High availability is a crucial component for data professionals, even when operating in a cloud environment such as Azure.  Thankfully, Microsoft Azure Platform as a Service (PaaS) is architected in a way that offers high availability for service right out of the gate.  This helps to ensure that your databases, such as Azure SQL Database and Azure SQL Managed Instances, are always available without having to lift a finger.  What even better is Microsoft now offers the ability to manually control a failover over for these resources which gives data professionals more granular control.

Previously, the service would manage this aspect and Microsoft would initiate the failover if needed.  But what if I wanted to test the failover to see how my applications would react?  Would a failover impact my end users?  There was not any way to test this even though the service offers a high level of availability. Thankfully that has changed and we can now control, to a degree, failovers for Azure SQL Platform as a Service resources, including Azure SQL Database, Elastic Pools, and SQL Managed Instances.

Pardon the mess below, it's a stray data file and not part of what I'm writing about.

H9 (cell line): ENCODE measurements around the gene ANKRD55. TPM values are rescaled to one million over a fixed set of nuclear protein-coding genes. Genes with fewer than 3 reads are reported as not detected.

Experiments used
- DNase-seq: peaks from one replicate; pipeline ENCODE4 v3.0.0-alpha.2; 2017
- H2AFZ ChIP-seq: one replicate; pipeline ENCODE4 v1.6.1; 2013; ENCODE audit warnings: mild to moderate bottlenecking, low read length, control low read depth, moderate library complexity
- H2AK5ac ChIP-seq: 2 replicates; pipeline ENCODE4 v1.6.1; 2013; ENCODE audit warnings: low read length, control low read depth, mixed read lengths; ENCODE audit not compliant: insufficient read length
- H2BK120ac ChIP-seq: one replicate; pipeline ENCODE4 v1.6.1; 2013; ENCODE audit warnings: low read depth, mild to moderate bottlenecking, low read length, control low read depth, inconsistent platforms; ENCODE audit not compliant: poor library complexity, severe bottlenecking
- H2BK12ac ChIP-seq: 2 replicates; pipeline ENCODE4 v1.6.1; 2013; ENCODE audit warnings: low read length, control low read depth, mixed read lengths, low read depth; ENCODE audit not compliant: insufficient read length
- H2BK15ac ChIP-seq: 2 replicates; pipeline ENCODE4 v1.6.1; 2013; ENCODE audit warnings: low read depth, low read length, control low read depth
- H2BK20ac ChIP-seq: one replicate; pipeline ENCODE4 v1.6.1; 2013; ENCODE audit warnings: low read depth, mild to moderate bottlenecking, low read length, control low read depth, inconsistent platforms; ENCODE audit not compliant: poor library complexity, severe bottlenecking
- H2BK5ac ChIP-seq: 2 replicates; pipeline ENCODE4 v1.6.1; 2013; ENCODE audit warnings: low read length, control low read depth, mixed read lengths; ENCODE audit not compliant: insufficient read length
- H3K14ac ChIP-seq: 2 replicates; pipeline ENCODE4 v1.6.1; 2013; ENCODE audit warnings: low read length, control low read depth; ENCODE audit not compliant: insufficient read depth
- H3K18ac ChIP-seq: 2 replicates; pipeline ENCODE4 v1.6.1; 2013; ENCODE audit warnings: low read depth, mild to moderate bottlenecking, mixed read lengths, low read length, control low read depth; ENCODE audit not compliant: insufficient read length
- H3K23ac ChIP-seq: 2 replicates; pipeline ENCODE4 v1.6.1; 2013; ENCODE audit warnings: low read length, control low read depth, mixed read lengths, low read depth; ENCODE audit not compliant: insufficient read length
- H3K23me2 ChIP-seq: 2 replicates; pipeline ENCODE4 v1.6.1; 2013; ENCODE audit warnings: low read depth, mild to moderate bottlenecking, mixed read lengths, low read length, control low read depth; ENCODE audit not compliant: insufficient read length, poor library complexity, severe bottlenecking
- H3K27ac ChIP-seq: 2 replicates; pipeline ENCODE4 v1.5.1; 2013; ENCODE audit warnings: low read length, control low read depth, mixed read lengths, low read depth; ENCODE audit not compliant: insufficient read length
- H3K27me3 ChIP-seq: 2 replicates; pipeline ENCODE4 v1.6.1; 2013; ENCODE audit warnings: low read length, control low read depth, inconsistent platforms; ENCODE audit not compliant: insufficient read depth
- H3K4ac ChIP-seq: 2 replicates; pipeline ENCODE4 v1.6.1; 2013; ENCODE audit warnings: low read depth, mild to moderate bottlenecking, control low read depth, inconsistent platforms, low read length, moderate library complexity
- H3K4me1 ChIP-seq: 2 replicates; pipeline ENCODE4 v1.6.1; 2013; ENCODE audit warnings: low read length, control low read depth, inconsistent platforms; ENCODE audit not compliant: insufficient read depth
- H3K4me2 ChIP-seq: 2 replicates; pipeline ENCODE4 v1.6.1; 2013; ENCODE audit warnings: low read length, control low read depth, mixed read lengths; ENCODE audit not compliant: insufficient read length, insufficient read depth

How can we manage a high availability failover in Azure SQL PaaS?

To facilitate the failovers, you must do this through some type of command line interface. This means either PowerShell, Azure CLI, or a REST API call.  There is currently not a way to manage this through the portal.  In the future we could possibly see such capability, but I do not know if or when that would come to fruition.  For the purposes of this post, we will look at PowerShell.

There are three powershell cmdlets that will failover Azure SQL resources.

Invoke-AzSQLDatabaseFailover